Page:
I think that since Nite's other corns went away on their own there's a really good chance that if you do end up resorting to surgical removal it won't come back. I hope the cream works for you though.

Link to comment
Share on other sites

Guest DeniseL

Thera paws have been a lifesaver for or boy, don't know what we would have done without them. We are also having a good response to oral chinese herbs...miami is down to just one small corn now, he started with 5 :)

Link to comment
Share on other sites

Aldara?

 

Does that require a prescription?

 

Thera paws have been a lifesaver for or boy, don't know what we would have done without them. We are also having a good response to oral chinese herbs...miami is down to just one small corn now, he started with 5 :)

 

Which herbs or herbal blend is he on?

Link to comment
Share on other sites

Guest grey_dreams

Thera paws have been a lifesaver for or boy, don't know what we would have done without them. We are also having a good response to oral chinese herbs...miami is down to just one small corn now, he started with 5 :)

 

That's great news! What chinese herb are you using, and at what dosage?

Link to comment
Share on other sites

Aldara?

 

Does that require a prescription?

 

Thera paws have been a lifesaver for or boy, don't know what we would have done without them. We are also having a good response to oral chinese herbs...miami is down to just one small corn now, he started with 5 :)

 

Which herbs or herbal blend is he on?

Yes, you need a script for Aldara.

Link to comment
Share on other sites

Guest GreyKatie

Nite is on Aldara. It's four treatments, every other night, all night. We've been using Therapaws...they don't help much :( Dr. Kellogg initially became concerned about his corns when she noticed how he was walking. It was so unusual that she took a video of his gait. He sort of leans back on his front feet, so they're flat, rather than up on his toes like he should. She inititally told us he could be causing lasting damage by doing this, and suggested he might need surgery for carpal hyperextension (a google image search will show you how these dogs walk with flat feet). Fortunately, Dr. Dyce doesn't think this is the case.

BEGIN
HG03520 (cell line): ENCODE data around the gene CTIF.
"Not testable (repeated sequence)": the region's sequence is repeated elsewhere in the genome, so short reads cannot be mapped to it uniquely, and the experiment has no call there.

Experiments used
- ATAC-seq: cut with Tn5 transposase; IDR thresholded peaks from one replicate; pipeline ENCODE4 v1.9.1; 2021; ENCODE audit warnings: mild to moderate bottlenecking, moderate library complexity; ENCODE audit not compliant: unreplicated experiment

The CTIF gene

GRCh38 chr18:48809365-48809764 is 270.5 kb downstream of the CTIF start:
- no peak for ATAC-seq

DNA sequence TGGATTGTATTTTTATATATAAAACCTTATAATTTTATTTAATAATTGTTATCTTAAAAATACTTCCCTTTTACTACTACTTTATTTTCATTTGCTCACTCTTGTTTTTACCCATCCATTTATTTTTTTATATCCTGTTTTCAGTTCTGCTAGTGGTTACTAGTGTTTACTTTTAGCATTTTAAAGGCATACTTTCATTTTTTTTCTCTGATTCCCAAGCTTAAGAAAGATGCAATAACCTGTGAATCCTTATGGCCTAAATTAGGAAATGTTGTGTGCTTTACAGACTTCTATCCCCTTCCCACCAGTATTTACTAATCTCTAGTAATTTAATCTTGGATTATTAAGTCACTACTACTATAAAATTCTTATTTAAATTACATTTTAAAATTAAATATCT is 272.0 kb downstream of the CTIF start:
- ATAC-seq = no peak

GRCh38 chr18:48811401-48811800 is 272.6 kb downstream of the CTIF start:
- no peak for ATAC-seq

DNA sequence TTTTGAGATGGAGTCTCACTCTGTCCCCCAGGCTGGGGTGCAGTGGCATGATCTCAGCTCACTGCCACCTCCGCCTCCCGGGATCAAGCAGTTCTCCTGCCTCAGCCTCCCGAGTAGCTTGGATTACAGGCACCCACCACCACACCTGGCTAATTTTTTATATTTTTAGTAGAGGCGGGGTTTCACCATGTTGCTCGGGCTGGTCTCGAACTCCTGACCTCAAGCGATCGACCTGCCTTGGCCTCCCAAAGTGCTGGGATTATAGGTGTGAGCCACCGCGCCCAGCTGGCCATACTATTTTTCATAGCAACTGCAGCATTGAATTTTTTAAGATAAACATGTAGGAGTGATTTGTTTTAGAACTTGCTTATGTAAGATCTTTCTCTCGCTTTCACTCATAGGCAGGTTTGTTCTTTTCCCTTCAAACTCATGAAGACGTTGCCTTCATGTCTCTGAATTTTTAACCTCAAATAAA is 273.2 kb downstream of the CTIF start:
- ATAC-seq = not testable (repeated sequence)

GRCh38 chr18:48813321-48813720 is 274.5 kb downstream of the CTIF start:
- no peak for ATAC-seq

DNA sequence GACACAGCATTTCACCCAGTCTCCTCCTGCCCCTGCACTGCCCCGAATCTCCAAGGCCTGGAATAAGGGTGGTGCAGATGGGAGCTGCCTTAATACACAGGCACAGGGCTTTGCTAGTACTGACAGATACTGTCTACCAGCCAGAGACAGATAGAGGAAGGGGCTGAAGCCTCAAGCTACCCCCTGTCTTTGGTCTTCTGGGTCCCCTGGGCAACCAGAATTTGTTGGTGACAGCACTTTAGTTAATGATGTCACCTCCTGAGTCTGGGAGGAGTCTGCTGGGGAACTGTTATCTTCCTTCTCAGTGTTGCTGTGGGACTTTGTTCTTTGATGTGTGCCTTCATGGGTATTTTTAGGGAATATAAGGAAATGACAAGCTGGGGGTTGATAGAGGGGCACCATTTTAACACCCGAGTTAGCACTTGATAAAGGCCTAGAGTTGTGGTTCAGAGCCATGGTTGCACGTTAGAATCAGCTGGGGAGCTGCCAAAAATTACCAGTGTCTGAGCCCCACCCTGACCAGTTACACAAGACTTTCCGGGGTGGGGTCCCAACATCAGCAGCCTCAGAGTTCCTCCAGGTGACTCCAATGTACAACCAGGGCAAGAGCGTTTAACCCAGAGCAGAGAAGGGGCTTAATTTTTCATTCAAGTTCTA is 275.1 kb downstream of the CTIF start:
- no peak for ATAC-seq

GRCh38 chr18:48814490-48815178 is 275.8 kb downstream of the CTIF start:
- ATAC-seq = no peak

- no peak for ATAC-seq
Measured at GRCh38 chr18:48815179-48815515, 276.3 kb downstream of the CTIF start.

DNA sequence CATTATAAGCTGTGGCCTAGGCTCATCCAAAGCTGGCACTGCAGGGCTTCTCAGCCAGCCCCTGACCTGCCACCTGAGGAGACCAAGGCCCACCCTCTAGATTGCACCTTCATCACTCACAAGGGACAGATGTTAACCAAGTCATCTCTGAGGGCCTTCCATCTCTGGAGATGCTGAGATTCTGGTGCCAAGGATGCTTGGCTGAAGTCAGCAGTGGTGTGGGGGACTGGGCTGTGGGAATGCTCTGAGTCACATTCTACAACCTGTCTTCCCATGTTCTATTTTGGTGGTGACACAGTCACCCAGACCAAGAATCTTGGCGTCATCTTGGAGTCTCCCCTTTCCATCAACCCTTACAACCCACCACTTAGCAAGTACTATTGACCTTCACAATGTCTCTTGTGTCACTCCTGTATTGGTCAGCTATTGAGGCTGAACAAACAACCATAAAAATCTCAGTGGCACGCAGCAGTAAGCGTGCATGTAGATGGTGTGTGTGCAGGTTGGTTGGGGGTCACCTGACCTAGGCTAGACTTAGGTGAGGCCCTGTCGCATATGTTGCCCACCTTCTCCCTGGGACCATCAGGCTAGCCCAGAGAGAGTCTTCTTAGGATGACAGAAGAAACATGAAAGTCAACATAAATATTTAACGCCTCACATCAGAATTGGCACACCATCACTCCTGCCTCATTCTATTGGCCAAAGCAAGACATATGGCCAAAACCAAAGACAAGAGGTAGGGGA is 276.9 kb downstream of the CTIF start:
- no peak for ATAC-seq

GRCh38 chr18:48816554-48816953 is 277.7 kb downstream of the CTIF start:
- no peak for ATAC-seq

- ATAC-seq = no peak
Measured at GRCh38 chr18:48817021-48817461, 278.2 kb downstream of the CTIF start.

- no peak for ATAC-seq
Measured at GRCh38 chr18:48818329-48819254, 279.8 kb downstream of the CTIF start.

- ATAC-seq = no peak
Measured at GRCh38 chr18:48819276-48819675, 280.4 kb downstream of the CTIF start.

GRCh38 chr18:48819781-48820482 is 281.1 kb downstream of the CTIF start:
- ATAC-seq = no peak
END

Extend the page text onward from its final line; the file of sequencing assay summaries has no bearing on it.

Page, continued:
So the plan now is to try Aldara (it was $100 for the four doses...omg). Keep his nails short (they have a tendency to get very long, and Dr. Dyce said that when they're long, they act as a lever to flatten his feet). If things haven't improved by Friday, November 30 (his next appointment), we will schedule surgery to remove the corns. I'm not thrilled about this, but I can't see another year of his life wasted trying ointments and things that aren't working. The dog hasn't been out for a walk since February :(